Computational Explorations in Cognitive Neuroscience
Understanding the Mind by Simulating the Brain
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|Format:||Paperback / softback, 532 pages|
|Other Information: ||213 illustrations|
|Published In: ||United States, 01 November 2000|
The goal of computational cognitive neuroscience is to understand how the brain embodies the mind by using biologically based computational models comprising networks of neuronlike units. This text, based on a course taught by Randall O'Reilly and Yuko Munakata over the past several years, provides an in-depth introduction to the main ideas in the field. The neural units in the simulations use equations based directly on the ion channels that govern the behaviour of real neurons, and the neural networks incorporate anatomical and physiological properties of the neocortex. Thus the text provides the student with knowledge of the basic biology of the brain as well as the computational skills needed to simulate large-scale cognitive phenomena. The text consists of two parts. The first part covers basic neural computation mechanisms: individual neurons, neural networks and learning mechanisms. The second part covers large-scale brain area organization and cognitive phenomena: perception and attention, memory, language and higher-level cognition. The second part is relatively self-contained and can be used separately for mechanistically oriented cognitive neuroscience courses. Integrated throughout the text are more than 40 different simulation models, many of them full-scale research-grade models, with friendly interfaces and accompanying exercises. The simulation software (PDP++, available for all major platforms) and simulations can be downloaded free of charge from the Web. Exercise solutions are available, and the text includes full information on the software.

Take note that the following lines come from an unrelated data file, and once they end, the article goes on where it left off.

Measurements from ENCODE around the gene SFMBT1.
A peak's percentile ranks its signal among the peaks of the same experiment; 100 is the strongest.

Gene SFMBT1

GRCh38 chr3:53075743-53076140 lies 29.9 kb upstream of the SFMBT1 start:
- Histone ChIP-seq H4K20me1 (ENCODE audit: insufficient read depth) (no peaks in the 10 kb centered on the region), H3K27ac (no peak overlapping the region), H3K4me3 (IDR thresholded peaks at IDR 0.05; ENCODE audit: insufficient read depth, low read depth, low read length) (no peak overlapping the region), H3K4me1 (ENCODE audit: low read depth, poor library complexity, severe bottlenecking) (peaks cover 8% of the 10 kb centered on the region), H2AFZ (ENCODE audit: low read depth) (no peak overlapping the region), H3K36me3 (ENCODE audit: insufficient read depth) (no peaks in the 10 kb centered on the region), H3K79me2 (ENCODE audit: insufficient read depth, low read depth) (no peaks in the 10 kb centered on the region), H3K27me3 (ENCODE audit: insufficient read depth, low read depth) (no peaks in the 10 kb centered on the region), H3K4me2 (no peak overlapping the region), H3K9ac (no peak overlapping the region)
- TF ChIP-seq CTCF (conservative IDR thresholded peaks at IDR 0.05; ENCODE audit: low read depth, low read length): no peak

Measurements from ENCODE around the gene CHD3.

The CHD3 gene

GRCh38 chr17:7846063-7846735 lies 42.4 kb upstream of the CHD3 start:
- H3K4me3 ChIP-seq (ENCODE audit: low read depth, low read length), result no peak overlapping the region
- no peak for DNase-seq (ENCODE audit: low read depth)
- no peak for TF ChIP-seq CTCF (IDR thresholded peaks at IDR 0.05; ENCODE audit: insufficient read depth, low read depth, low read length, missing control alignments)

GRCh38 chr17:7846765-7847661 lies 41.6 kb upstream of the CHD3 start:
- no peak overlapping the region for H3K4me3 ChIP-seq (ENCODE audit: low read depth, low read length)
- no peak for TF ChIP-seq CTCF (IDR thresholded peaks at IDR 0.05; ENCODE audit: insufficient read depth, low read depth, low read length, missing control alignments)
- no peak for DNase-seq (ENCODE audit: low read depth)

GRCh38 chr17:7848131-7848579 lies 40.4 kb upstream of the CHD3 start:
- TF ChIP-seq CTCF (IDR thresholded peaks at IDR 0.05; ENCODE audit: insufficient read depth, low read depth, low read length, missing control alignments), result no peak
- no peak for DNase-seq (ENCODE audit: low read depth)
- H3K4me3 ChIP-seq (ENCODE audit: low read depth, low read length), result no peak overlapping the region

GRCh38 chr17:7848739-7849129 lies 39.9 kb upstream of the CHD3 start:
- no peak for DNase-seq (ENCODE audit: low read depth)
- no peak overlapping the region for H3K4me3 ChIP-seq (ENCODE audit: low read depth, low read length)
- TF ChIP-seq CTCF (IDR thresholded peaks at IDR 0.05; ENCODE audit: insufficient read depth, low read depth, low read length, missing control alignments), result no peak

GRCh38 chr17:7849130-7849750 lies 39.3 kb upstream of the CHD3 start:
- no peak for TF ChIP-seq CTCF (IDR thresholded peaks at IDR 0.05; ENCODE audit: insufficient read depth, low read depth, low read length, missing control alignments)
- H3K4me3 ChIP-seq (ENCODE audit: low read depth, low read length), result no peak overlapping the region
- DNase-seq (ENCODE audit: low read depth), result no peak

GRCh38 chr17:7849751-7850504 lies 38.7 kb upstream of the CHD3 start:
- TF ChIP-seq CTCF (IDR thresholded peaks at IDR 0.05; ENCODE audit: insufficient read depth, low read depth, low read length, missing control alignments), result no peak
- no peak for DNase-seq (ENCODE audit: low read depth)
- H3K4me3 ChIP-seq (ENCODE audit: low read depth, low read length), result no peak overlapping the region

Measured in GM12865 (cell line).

About the Author
James L. McClelland is Professor of Psychology and Director of the Center for Mind, Brain, and Computation at Stanford University. He is the coauthor of Parallel Distributed Processing (1986) and Semantic Cognition (2004), both published by the MIT Press.
|Publisher: ||MIT Press|
|Dimensions: ||22.94 x 20.6 x 2.39 centimeters (0.94 kg)|